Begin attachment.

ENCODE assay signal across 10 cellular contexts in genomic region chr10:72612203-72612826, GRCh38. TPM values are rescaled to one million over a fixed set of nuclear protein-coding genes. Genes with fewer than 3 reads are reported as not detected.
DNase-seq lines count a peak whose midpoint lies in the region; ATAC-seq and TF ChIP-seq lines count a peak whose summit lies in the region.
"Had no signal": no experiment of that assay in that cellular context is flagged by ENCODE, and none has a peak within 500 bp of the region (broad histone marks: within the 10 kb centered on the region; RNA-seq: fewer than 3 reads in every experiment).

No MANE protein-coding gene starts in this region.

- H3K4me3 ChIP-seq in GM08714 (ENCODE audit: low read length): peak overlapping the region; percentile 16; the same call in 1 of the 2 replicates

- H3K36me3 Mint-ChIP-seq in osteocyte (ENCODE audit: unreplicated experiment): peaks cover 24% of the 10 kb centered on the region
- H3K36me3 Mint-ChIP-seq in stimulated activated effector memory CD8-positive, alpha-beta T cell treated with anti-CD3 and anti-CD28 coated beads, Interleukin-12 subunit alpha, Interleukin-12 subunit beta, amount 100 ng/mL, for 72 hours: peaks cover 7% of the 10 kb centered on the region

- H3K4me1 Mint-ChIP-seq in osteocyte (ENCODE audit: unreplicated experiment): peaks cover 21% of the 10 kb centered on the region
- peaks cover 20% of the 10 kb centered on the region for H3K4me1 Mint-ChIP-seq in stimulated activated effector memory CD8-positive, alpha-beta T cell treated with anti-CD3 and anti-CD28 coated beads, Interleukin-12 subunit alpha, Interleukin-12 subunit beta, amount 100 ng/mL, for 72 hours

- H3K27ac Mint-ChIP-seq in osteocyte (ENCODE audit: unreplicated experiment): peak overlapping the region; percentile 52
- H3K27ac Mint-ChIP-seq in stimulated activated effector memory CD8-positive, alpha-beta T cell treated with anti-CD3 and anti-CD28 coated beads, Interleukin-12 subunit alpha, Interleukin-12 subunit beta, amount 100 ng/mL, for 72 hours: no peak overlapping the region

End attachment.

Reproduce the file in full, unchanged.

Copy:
ENCODE assay signal across 10 cellular contexts in genomic region chr10:72612203-72612826, GRCh38. TPM values are rescaled to one million over a fixed set of nuclear protein-coding genes. Genes with fewer than 3 reads are reported as not detected.
DNase-seq lines count a peak whose midpoint lies in the region; ATAC-seq and TF ChIP-seq lines count a peak whose summit lies in the region.
"Had no signal": no experiment of that assay in that cellular context is flagged by ENCODE, and none has a peak within 500 bp of the region (broad histone marks: within the 10 kb centered on the region; RNA-seq: fewer than 3 reads in every experiment).

No MANE protein-coding gene starts in this region.

- H3K4me3 ChIP-seq in GM08714 (ENCODE audit: low read length): peak overlapping the region; percentile 16; the same call in 1 of the 2 replicates

- H3K36me3 Mint-ChIP-seq in osteocyte (ENCODE audit: unreplicated experiment): peaks cover 24% of the 10 kb centered on the region
- H3K36me3 Mint-ChIP-seq in stimulated activated effector memory CD8-positive, alpha-beta T cell treated with anti-CD3 and anti-CD28 coated beads, Interleukin-12 subunit alpha, Interleukin-12 subunit beta, amount 100 ng/mL, for 72 hours: peaks cover 7% of the 10 kb centered on the region

- H3K4me1 Mint-ChIP-seq in osteocyte (ENCODE audit: unreplicated experiment): peaks cover 21% of the 10 kb centered on the region
- peaks cover 20% of the 10 kb centered on the region for H3K4me1 Mint-ChIP-seq in stimulated activated effector memory CD8-positive, alpha-beta T cell treated with anti-CD3 and anti-CD28 coated beads, Interleukin-12 subunit alpha, Interleukin-12 subunit beta, amount 100 ng/mL, for 72 hours

- H3K27ac Mint-ChIP-seq in osteocyte (ENCODE audit: unreplicated experiment): peak overlapping the region; percentile 52
- H3K27ac Mint-ChIP-seq in stimulated activated effector memory CD8-positive, alpha-beta T cell treated with anti-CD3 and anti-CD28 coated beads, Interleukin-12 subunit alpha, Interleukin-12 subunit beta, amount 100 ng/mL, for 72 hours: no peak overlapping the region